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Graham's Post PROM Story

By Graham, North West UK
. Delivery at 39 weeks + 4 days.
Story added: 2006-09-01
I am writing this in the hope that it can provide just a little support and encouragment to somebody.

My wife and I married in May 04, and just a couple of months later we discovered that she was pregnant. We were both overjoyed and did everything right - no smoking, no alcohol, plenty of rest etc. My wife had a little spotting at about 4 weeks which was checked and ensured that everything was fine. The first scan at approx week 11 also confirmed things were ok. We happily passed the week 12 stage and breathed a sigh of relief. At week 19 we went for the 'routine' second scan and it was at this point that our lives fell apart. There was no water around our baby at all and we were subsequently devasted to be told that the prognosis was very poor. In hindsight my wife remembered thinking that he waters had broken when getting out of the bath a few weeks previous but being our first pregnancy, dismissed it as being possible.

We just couldnt give up on our dream however and decided that we must give our loved one every chance (they were unable to tell us the sex of the baby due to the lack of water). My wife took on total bedrest for the next 7 weeks (the last 3 being in hospital). During the majority of this time she continued to leak fluid. Finally, on 20th Jan 05 my wife went into labour and within an hour or two our gorgeous baby girl Amy was born (at 26 weeks gestation). Our hearts broke as the doctors worked on her for over an hour, however she never moved or showed any signs of being able to breath. The doctors gave us Amy in our arms and left us alone to say 'our goodbyes'. Unless anybody has been through something like this, they cannot understand how painful it can be. The pain and anger will never leave us.

We now got to see the head consultant (a most genuine and honest man) - although I recognise that it is a matter of resources, I still ask myself why it takes such a tragedy to get the care a pregnancy deserves. The hospital also have a 'breavement counsellor' who is a trained midwife - however sceptical I was, I realised that we needed all the help that we could get. Her help proved invaluable.

The pain was unbearable and every day was a struggle to survive - the anger at well minded people who told me that miscarriages are common - this was not a miscarriage, instead our lovely girl Amy had died.

The urge to try again was intense, almost illogical. We forced ourselves to wait six months, quite aware that our desire was almost 'unhealthy'. In July my wife became pregnant again. At 7 weeks however she started bleeding and miscarried. Devestating, and no disrepect, but nothing like losing our Amy.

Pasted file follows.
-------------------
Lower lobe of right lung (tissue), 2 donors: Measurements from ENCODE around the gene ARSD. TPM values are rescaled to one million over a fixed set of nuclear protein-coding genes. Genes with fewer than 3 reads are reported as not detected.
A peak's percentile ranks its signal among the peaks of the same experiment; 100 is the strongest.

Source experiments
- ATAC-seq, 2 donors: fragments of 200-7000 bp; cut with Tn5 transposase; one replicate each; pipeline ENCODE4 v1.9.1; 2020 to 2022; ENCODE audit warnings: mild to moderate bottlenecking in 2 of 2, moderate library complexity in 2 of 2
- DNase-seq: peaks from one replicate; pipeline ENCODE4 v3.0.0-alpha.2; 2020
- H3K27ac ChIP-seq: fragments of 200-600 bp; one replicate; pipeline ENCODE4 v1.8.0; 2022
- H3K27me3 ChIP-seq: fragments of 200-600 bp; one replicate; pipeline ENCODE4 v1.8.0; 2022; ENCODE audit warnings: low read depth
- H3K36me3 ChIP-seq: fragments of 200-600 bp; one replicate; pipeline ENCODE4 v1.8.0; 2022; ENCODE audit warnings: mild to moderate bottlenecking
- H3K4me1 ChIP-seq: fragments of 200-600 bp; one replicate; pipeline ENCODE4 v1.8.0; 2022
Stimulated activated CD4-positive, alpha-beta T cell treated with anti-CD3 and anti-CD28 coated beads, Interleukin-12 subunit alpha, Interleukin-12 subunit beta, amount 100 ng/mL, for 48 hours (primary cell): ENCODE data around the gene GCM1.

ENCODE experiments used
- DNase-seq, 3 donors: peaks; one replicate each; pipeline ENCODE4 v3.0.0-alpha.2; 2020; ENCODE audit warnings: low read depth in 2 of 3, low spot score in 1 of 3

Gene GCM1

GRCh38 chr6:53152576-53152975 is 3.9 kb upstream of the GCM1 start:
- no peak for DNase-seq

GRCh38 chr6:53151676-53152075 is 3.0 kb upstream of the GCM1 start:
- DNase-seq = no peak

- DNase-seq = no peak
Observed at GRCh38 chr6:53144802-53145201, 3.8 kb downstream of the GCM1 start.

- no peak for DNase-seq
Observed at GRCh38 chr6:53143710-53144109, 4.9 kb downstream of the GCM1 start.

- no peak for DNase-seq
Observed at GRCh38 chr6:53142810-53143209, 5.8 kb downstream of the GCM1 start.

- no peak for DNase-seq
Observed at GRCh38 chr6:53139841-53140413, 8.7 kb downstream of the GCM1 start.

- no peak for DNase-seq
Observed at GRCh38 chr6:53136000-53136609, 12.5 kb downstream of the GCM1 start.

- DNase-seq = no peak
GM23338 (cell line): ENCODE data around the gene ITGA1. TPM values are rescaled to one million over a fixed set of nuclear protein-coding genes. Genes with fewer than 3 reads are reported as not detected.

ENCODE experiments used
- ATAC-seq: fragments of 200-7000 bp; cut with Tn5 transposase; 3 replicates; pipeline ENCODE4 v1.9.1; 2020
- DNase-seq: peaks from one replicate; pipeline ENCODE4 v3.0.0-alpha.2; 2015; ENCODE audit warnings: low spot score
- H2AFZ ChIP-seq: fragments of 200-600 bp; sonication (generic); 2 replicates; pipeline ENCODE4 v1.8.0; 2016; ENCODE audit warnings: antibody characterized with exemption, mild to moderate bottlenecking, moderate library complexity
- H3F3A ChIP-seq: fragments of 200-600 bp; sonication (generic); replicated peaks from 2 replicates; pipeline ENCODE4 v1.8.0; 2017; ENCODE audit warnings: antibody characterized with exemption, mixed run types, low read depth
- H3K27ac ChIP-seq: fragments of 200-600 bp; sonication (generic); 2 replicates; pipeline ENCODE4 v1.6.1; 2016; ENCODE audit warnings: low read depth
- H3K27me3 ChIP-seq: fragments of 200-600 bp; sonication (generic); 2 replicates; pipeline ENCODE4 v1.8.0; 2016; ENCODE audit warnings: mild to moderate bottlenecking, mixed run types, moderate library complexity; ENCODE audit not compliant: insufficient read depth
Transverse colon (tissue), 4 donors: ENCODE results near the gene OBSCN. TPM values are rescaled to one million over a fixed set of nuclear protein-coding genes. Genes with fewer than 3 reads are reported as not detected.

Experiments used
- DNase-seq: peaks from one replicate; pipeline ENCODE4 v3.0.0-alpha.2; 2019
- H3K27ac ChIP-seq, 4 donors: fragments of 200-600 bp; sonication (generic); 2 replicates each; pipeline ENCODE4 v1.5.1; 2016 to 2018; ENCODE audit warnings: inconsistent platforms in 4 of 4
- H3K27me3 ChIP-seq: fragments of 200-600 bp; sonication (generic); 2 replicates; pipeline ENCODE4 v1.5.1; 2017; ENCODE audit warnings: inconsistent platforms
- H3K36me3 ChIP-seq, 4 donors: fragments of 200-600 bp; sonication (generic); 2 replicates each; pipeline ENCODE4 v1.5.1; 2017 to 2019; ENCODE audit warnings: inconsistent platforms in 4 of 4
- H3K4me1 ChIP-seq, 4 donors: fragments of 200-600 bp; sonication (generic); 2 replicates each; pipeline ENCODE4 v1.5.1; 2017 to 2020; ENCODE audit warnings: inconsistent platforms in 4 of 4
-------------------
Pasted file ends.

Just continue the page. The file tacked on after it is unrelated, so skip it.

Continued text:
Again, despite telling ourselves not to put ourselves through more agony, we tried again. On Christmas eve 05, just as we were dreading spending Christmas without Amy, my wife discovered that she was pregnant. Fear outweighed joy in abundance. The next nine months were utter stress, words cannot due it justice. My wife bled at nine weeks, and fearing the worst, despite the advice of our consultant, she took to strict bedrest (its easy to say that I know it was difficult, but I will be forever grateful for what she did). I lost count at the number of times that we thought her water had broken, we lived our lives on a knife-edge. The consultant checked her cervix at 14 weeks and decided against a stich. They also took 4 weekly swabs from week 14 - 32, testing positive for BV just once.
Somehow we made 24 weeks, then 28 and then 32.

Alot of medical people will tell you 'whatever will be will be'. Maybe, but its an attitude that infuriates me. Whether it made any difference, I suppose we will never know, but we total abstained from sex, took on total bedrest and she never had a bath (just the minimal number of showers for hygience purposes).

On 27th August this year, at 39 weeks and 4 days my wifes water broke. The day later she went into labour and Amy's sister, Sophie was born, weighing 6lb, 10oz. She was delivered crying which was the most beautiful sound I think I will ever hear. People told us that it signified the 'end' of 18 months of hell - I know what they mean but nothing will ever truely replace the loss of Amy. Saying that, my girl Sophie has made life worth living, much more than that infact. Despite being born healthy, we are terrified of losing her. I have read this website for the last 18 months, dreaming of being able to write this successful outcome. I never really beleived it would be possible.

I wish everybody going through PROM or PAP the best luck in the world. Its now easy for me to say, but there can be joy at the end of the pain.